Updated 2014-01-06 23:14:10 by lpz

if 0 {Richard Suchenwirth 2004-05-27 - Transparent OO for Tcl, or TOOT for short, is a very amazing combination of Tcl's concept of transparent values, and the power of OO concepts. NEM represents objects as a list of length 3: the class name (so much for "runtime type information" :-), a "|" as separator and indicator, and the values of the object, e.g.
 {class | {values of the object}}

With my short attention span, I didn't read all his code, and couldn't get its test to run because I have no dict command available, but still the idea kept haunting me of how I could go tooting too...

As a late night project, here's my little take on toot in a nutshell. Classes in C++ started out as structs, so I take a minimal struct as example, with generic get and set methods. }
 namespace eval toot {namespace export get set}
 proc toot::struct {name members} {
    namespace eval $name {namespace import -force ::toot::*}
    #-- membership information is kept in an alias:
    interp alias {} ${name}::@ {} lsearch $members

#-- The two generic accessor functions will be inherited by "struct"s
 proc toot::get {class value member} {
    lindex $value [${class}::@ $member]

if 0 {The set method does not change the instance (it couldn't, as it sees it only "by value") - it just returns the new composite toot object, for the caller to do with it what he wants:}
 proc toot::set {class value member newval} {
    ::set pos [${class}::@ $member]
    list $class | [lreplace $value $pos $pos $newval]

if 0 {For the whole thing to work, here's a simple overloading of unknown - see Let unknown know. It augments the current unknown code, at the top, with a handler for
 {class | values} method args

patterns, which converts it to the form
 ::toot::(class)::(method) (class) (values) (args)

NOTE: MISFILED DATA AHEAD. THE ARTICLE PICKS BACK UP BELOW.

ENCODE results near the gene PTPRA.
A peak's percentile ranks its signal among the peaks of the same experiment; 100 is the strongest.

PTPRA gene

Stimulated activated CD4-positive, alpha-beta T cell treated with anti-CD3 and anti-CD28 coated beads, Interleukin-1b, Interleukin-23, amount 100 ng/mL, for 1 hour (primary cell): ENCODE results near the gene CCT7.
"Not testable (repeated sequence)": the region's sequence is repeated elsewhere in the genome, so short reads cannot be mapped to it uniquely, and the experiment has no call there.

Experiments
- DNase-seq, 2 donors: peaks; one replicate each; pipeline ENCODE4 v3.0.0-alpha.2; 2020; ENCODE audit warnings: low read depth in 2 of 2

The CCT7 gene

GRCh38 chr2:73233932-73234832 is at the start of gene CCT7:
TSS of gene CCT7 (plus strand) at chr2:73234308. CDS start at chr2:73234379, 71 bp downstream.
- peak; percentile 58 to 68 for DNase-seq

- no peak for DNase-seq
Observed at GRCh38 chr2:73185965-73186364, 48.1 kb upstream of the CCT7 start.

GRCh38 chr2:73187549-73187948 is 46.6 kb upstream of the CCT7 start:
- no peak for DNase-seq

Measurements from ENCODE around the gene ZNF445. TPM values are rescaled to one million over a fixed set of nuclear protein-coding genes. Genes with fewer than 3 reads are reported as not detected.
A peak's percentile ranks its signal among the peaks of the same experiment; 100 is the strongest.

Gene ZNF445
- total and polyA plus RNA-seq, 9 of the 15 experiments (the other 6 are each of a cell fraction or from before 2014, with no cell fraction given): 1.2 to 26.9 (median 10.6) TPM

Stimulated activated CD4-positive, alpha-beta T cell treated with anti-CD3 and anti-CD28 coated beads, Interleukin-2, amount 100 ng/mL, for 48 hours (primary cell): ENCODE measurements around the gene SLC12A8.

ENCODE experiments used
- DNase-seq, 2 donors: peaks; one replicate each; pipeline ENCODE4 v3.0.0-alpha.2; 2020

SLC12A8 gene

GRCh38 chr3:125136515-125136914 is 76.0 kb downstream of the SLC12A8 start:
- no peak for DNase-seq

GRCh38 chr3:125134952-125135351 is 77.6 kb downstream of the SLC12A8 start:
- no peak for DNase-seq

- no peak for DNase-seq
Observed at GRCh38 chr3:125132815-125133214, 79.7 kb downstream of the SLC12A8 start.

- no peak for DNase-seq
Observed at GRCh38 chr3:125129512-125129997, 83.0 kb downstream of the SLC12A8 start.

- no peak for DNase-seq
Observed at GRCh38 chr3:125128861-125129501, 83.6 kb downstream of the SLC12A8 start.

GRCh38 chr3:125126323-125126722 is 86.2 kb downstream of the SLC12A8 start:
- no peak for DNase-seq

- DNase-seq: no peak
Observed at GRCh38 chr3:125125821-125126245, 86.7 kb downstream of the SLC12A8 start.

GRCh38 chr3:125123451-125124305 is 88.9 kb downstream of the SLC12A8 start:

and returns the result of calling that form:}
 proc know what {proc unknown args $what\n[info body unknown]}

#-- Now to use it (I admit the code is no easy reading):
 know {
    set first [lindex $args 0]
    if {[llength $first]==3 && [lindex $first 1] eq "|"} {
        set class [lindex $first 0]
        return [eval ::toot::${class}::[lindex $args 1] \
            $class [list [lindex $first 2]] [lrange $args 2 end]]

#-- Testing: we define a "struct" named foo, with two obvious members:
 toot::struct foo {bar grill}

#-- create an instance as pure string value
 set x {foo | {hello world}}
 puts [$x get bar] ;# -> hello (value of the "bar" member)

#-- Modify part of the foo, and assign it to another variable:
 set y [$x set grill again]
 puts $y ;# -> foo | {hello again}

if 0 {Struct-specific methods can be just procs in the right namespace, as I've learned from GPS. The first and second arguments are the class (disregarded here, as the dash shows) and the value, the rest is up to the coder. This silly example demonstrates member access and some string manipulation: }
 proc toot::foo::upcase {- values which string} {
    string toupper [lindex $values [@ $which]]$string
 puts [$y upcase grill !] ;# -> AGAIN!

if 0 {These have just been my first steps into toot water - I think there's much more potential in there, offering both extreme power and simplicity... and fitting better into the Zen of Tcl than any other OO games I've played so far.

Neat, but wouldn't it be better to help NEM take his TOOT code further, so all the best ideas get to amplify each other? Assuming Neil is looking for input at this early stage of course - I have no idea... -jcw RS: We certainly should seek how to unify these attempts. It's just that after a long day of work, I wanted to build something little but cute from scratch, rather than worrying about integration... :)

NEM Neat indeed. And, yes I am looking for input. I intend to flesh toot out into a useable package as much as I can, but I am always open to suggestions. The idea has interesting potential, but could do with some refinement. The page I created was to demonstrate the idea, and I'm sure there will be many changes before it reaches maturity, so there is plenty of scope for experimentation. From getting the syntax right, to thinking about such things as efficiency (I've been playing with some code involving the K combinator to try and avoid copy-on-write, as much as possible). RS certainly has a knack for distilling ideas to their basic components, which is much appreciated. Much to think about here. I'm currently looking for papers on pure-functional object systems (as toot is at its heart - no side-effects), to see what others have done.

Arts and crafts of Tcl-Tk programming }